Let’s have an inter-sport lottery. It won’t cost you a penny, but then you won’t win anything either. Competing is the prize. It’ll be fun, and it’ll last a long time. We probably won’t know the outcome for at least a couple of years. This is the lottery of the commissioners.
Which commissioner will retire first, Bud Selig or David Stern?
The game is prompted by Stern’s declaration this past weekend that he planned to retire sooner rather than later. The National Basketball Association chief offered no specific time but said he would retire before the new labor deal expires, which could happen in 2017.
Instant speculation was that Stern, who has been commissioner since 1984, would step down much sooner than that, perhaps within two years.
Selig, whose retirement always comes later than sooner, has already missed three retirement dates, accepting an extension of his tenure each time. The latest extension takes him through the 2014 season.
Baseball officials and executives I spoke with believe this time it will be for real, that Selig, commissioner in some fashion since 1992, will retire in three years. These are the reasons:
- He could have had a five-year extension but said no to that length.
- He will be 80 years old.
- He wants to be here when he is elected to the Hall of Fame, and that can’t happen until six months after he has retired, meaning his earliest induction couldn’t be until July 2016.
- He wants out before the current labor agreement expires following the 2016 season. The long-range forecast is that the next labor negotiation will be “brutal,” to use the word of one executive, and Selig won’t risk his legacy of having presided over more than two decades of labor peace.
But the primary point of this exercise isn’t to speculate on when Selig might retire but whether, when he does announce his retirement, he will follow Stern’s example by announcing who his choice would be as his successor.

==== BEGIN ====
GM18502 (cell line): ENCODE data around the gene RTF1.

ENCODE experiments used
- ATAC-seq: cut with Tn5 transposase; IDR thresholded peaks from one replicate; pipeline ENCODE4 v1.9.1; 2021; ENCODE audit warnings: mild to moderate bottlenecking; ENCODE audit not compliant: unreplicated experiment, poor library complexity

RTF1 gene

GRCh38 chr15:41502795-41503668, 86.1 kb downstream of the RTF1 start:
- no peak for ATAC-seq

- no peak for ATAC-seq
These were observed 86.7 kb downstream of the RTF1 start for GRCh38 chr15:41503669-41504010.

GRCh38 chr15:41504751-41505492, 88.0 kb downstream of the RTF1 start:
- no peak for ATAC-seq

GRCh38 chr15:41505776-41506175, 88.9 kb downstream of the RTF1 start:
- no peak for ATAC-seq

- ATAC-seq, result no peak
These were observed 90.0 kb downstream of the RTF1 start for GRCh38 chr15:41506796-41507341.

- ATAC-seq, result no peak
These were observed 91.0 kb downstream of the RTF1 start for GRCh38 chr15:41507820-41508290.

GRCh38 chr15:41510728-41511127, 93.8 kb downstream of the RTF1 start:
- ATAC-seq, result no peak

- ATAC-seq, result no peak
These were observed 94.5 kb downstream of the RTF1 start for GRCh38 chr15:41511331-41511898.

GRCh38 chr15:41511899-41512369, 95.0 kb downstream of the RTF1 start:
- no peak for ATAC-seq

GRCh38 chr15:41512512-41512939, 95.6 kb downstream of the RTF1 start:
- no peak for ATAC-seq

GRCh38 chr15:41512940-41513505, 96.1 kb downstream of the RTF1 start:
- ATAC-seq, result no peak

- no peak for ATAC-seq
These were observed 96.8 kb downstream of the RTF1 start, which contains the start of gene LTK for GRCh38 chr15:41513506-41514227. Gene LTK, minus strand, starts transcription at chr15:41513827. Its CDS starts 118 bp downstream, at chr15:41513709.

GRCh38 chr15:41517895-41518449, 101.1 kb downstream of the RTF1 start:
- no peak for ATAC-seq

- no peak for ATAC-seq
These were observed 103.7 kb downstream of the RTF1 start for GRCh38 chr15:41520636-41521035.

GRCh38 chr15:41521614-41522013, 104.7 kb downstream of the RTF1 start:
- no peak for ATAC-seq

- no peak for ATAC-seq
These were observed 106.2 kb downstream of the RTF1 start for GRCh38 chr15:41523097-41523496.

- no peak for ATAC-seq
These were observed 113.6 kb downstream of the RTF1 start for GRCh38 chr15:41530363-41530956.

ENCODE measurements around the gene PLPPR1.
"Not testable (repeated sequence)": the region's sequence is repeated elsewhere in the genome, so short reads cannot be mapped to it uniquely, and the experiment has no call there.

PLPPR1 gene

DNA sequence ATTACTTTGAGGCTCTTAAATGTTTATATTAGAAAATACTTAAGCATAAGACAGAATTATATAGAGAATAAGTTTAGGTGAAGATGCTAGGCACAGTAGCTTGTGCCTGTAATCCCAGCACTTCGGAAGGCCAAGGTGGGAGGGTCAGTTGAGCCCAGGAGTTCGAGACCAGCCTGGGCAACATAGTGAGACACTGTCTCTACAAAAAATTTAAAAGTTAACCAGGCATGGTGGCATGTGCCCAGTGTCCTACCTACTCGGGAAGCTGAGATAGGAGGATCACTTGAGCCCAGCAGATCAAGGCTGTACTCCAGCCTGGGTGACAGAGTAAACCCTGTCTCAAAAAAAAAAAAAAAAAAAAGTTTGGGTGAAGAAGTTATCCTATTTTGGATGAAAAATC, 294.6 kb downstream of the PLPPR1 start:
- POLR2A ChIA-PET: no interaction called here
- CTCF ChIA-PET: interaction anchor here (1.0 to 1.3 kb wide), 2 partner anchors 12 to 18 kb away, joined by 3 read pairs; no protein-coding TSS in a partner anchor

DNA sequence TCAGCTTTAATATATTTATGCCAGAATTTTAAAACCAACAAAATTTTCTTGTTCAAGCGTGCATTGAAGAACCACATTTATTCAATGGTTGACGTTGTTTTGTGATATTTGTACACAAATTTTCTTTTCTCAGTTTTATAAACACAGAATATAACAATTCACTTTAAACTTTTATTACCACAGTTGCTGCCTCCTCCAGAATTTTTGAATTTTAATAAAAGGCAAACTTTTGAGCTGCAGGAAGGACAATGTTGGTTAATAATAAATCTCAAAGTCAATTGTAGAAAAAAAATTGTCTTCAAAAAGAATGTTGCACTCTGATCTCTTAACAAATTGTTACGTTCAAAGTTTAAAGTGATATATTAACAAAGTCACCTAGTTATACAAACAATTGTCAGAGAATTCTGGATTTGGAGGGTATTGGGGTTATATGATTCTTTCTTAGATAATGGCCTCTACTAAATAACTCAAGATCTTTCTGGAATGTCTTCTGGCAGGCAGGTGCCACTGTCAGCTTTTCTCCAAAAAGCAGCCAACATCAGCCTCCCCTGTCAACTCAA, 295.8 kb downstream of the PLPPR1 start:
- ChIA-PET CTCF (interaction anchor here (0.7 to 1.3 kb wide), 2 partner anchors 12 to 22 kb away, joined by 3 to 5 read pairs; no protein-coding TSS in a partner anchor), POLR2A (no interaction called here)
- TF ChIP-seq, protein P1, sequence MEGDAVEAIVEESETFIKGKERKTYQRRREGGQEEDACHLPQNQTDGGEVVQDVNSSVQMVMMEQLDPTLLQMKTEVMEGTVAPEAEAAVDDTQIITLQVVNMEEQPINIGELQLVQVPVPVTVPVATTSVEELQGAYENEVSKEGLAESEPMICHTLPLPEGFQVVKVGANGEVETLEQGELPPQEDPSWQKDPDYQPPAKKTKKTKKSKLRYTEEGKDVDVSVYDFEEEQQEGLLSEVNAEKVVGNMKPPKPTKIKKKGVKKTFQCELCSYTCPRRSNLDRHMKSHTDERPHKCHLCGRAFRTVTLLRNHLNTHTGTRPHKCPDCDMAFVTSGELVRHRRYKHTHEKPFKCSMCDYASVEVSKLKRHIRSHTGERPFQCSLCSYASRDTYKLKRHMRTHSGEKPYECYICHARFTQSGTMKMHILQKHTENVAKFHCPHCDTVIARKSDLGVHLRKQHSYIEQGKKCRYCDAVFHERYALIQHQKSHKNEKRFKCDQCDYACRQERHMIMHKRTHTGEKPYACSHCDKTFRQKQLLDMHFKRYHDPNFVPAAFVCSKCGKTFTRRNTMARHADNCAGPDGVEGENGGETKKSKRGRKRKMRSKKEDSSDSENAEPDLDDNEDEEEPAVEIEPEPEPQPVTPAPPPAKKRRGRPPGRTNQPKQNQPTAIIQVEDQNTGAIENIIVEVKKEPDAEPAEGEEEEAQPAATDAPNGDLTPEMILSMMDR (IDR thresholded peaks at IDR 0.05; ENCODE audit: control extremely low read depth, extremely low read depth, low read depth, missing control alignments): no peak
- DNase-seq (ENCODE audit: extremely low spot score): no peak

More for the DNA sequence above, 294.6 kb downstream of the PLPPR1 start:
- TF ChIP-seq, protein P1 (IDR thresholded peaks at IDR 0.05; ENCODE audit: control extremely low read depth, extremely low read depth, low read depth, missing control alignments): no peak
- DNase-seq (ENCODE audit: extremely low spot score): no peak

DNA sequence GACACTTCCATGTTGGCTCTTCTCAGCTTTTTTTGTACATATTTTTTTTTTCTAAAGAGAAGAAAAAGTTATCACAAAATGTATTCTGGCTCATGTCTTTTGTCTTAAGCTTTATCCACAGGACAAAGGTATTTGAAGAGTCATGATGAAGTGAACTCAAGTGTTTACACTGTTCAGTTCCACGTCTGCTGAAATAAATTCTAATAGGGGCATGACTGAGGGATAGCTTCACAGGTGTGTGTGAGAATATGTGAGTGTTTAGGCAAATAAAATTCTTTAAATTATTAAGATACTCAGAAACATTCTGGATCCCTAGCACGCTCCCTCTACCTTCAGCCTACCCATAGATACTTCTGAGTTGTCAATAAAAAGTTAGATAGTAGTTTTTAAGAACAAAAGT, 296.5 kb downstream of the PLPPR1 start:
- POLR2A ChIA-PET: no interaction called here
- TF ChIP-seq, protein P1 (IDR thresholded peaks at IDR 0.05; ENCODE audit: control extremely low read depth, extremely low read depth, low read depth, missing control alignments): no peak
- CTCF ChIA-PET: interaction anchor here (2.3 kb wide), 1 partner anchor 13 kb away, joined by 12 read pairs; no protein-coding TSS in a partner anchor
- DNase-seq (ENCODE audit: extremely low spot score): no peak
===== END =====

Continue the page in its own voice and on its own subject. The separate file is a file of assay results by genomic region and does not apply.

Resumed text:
Stern spoke so strongly in support of his deputy commissioner, Adam Silver, as his successor that it seemed as though he made the announcement about his retirement just to make his endorsement publicly and get Silver’s name out there.
Selig doesn’t have a deputy to endorse. In fact, it’s not very likely that he would endorse anyone. Selig likes to rule by consensus, and consensus could be difficult to achieve for a successor. Election requires assent from 23 of the 30 owners. There is widespread skepticism out there that any candidate could get 23 votes.
There is another problem. Anyone who might want to be considered for the job can’t disclose his interest publicly or privately. You might call it Selig’s law.
The commissioner doesn’t like anyone speaking about his job as long as he has it and until is certain he no longer wants it.
I’ve recalled this example previously, but it remains instructive. When Selig was only the acting or interim commissioner in the mid-1990s, after the owners induced Fay Vincent to resign as commissioner, he repeatedly, almost daily, said he didn’t want the job permanently. Selig said it so often and so convincingly that some people believed him.
Len Coleman was one of them. Then the National League president in the days when the leagues had separate presidents, Coleman figured if Selig didn’t want to be commissioner, he would throw his hat into the ring. He quietly let some N.L. owners know he would be interested.